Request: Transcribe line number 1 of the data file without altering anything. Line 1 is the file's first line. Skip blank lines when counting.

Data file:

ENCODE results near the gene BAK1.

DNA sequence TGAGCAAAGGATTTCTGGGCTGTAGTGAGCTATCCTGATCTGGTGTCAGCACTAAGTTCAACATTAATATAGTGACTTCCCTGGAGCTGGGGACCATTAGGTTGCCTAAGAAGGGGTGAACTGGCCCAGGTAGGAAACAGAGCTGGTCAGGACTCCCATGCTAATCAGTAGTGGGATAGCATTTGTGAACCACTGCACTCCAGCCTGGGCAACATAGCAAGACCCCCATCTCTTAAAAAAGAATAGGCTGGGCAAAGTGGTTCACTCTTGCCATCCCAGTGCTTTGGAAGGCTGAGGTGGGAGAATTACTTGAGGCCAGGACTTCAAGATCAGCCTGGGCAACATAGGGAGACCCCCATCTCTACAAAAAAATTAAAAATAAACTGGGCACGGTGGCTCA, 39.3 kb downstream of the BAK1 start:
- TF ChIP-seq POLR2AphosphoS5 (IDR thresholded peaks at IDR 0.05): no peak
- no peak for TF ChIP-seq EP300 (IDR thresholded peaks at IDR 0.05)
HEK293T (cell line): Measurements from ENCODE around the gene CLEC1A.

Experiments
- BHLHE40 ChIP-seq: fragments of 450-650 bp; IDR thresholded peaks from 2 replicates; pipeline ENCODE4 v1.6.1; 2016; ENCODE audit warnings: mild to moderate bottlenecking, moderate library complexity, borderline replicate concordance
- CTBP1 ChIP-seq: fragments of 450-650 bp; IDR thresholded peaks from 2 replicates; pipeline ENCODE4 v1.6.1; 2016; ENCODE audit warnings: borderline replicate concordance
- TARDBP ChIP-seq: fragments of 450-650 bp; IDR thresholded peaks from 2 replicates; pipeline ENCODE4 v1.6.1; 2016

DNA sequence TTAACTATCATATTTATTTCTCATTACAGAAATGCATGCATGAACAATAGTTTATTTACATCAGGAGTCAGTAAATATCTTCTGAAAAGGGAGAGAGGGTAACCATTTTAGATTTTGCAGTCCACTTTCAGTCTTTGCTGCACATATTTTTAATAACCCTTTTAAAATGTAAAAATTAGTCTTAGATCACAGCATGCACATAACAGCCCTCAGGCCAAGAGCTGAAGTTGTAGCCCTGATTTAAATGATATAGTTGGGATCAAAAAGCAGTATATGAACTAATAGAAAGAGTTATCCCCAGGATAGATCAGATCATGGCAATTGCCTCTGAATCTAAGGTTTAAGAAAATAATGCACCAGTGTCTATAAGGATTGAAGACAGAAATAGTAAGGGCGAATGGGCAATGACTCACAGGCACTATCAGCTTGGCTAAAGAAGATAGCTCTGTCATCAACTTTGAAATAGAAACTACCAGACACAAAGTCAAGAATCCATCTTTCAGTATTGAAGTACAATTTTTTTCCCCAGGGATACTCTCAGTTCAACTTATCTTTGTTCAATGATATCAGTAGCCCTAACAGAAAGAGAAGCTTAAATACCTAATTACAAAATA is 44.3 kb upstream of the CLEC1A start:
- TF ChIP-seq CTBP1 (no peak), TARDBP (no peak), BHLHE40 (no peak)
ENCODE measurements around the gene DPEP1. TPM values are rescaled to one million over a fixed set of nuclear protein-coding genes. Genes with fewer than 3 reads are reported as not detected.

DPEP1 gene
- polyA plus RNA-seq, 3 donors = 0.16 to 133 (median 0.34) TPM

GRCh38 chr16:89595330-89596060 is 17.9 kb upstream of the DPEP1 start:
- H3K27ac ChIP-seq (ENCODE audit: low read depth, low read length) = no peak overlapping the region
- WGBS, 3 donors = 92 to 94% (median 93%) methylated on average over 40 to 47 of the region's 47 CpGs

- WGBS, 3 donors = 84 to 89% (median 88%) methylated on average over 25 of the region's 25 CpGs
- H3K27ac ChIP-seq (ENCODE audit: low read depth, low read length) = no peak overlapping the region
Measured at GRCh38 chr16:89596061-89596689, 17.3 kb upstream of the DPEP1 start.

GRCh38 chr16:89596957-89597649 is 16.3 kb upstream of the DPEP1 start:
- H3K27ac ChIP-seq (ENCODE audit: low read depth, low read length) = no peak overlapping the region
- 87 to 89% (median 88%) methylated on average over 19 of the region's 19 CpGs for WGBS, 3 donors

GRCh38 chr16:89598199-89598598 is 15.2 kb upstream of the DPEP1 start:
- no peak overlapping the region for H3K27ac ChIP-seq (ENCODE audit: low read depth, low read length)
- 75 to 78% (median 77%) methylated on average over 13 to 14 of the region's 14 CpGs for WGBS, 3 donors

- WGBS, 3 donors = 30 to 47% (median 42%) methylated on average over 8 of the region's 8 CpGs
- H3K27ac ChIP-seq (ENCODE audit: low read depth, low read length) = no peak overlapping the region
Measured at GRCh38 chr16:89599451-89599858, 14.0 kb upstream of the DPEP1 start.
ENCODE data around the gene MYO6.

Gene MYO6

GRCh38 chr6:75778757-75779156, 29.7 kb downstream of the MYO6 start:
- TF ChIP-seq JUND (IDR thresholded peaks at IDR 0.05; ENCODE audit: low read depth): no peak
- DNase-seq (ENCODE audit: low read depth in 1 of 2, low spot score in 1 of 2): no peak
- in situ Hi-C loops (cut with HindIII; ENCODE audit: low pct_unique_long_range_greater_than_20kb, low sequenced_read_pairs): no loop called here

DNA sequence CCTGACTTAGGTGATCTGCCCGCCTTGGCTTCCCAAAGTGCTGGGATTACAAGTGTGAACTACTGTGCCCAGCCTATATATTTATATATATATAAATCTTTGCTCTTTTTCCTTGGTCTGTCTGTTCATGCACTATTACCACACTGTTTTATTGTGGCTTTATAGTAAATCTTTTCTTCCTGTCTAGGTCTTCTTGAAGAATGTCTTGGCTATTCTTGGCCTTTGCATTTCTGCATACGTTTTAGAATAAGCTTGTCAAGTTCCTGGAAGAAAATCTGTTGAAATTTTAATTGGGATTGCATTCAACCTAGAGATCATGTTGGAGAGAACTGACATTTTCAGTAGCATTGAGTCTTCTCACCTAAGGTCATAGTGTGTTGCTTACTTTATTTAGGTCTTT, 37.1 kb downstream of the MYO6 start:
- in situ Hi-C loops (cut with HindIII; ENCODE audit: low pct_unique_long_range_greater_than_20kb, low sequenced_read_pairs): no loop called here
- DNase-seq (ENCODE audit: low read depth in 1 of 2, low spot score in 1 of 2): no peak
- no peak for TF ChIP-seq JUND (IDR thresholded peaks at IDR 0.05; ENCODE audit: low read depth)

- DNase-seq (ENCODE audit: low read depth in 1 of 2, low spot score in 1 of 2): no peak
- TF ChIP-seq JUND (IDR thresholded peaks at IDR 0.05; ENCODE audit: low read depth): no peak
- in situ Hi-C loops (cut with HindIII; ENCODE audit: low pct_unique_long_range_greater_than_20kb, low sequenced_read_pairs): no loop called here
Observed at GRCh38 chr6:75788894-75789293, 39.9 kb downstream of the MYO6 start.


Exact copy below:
ENCODE results near the gene BAK1.